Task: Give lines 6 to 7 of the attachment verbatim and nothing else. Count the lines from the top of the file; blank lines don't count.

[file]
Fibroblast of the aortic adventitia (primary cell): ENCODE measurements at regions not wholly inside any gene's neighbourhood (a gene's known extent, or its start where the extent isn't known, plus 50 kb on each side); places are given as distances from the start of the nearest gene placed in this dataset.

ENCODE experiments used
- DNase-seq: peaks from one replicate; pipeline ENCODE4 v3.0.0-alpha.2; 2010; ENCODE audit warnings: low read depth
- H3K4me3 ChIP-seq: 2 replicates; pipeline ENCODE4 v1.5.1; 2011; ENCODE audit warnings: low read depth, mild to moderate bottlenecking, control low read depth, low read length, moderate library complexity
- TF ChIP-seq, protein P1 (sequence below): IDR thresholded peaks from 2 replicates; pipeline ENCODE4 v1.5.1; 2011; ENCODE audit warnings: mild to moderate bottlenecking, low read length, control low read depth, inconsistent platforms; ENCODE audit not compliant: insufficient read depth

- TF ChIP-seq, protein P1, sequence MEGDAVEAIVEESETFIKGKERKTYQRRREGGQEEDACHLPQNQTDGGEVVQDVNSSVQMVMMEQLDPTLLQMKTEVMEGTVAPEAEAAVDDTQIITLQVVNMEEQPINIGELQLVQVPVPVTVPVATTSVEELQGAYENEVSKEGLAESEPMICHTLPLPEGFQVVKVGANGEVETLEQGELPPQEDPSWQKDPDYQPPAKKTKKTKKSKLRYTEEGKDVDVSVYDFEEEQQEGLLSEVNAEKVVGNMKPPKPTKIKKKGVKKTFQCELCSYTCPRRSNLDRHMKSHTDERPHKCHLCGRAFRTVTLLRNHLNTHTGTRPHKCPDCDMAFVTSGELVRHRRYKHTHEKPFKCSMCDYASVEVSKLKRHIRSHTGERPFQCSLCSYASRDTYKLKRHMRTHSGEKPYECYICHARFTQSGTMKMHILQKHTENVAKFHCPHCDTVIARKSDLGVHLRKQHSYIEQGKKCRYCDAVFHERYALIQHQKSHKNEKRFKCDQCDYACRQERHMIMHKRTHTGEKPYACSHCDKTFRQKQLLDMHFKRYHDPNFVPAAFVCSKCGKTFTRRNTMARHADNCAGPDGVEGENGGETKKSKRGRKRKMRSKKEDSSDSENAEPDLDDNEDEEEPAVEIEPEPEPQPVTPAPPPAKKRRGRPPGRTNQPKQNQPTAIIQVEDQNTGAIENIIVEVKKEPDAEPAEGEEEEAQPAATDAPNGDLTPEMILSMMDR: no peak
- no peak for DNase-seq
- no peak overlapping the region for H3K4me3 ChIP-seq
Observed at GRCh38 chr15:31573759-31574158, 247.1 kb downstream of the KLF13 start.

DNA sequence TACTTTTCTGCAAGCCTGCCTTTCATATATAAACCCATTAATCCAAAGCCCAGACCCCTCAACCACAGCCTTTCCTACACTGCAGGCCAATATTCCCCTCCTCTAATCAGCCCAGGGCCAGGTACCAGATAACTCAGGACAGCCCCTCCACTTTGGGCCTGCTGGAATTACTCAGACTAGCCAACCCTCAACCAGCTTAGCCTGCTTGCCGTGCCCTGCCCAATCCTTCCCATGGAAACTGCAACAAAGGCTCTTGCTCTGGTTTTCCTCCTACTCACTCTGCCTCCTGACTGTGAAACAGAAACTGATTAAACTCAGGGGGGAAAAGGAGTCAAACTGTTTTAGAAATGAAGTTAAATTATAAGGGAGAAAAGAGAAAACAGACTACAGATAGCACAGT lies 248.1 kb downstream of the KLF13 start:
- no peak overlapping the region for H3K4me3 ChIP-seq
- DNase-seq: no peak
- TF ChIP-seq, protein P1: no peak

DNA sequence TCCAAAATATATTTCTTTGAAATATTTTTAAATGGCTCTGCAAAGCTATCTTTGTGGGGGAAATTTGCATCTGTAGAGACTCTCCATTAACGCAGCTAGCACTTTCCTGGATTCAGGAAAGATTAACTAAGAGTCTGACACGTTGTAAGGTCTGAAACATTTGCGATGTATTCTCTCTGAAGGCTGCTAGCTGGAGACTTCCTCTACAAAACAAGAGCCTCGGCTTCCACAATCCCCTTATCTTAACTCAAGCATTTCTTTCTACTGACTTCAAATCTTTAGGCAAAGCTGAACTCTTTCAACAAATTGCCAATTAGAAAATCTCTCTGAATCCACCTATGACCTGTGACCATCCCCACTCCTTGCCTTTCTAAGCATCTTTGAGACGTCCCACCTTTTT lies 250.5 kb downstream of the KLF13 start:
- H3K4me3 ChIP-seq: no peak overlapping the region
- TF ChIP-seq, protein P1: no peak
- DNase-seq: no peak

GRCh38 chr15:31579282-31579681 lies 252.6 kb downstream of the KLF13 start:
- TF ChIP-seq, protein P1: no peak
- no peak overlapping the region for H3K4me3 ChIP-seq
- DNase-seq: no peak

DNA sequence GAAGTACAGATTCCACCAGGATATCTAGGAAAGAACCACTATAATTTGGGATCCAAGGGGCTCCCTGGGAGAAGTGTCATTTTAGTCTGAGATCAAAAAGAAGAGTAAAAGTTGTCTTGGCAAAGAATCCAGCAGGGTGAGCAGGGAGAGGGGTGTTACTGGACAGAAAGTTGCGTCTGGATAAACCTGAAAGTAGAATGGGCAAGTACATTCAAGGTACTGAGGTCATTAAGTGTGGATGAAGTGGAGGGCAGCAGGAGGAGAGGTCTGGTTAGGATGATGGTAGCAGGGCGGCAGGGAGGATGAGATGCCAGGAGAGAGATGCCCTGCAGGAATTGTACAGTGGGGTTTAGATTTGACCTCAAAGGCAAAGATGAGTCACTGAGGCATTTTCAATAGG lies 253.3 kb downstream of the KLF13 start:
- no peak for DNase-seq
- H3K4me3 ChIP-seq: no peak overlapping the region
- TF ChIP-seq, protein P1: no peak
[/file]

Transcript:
- TF ChIP-seq, protein P1, sequence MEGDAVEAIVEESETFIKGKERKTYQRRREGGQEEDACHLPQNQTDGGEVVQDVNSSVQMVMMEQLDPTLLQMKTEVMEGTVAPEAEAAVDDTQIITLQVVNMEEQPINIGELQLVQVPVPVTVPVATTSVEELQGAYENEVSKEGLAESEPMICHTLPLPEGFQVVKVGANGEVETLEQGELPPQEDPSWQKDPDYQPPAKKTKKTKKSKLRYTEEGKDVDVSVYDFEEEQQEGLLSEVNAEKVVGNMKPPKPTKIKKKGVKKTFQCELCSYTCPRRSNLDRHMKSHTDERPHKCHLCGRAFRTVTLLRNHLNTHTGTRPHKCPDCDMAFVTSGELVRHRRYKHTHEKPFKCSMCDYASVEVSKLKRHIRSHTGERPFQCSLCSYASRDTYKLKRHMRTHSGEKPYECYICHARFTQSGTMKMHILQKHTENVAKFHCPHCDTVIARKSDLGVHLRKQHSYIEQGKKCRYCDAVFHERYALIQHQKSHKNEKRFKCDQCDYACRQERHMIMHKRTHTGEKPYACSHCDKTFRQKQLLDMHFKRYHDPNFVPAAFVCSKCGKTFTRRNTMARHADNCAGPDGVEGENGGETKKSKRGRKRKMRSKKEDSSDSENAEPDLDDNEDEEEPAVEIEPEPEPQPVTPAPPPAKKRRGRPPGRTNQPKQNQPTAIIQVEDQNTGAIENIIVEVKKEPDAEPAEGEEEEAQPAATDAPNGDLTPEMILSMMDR: no peak
- no peak for DNase-seq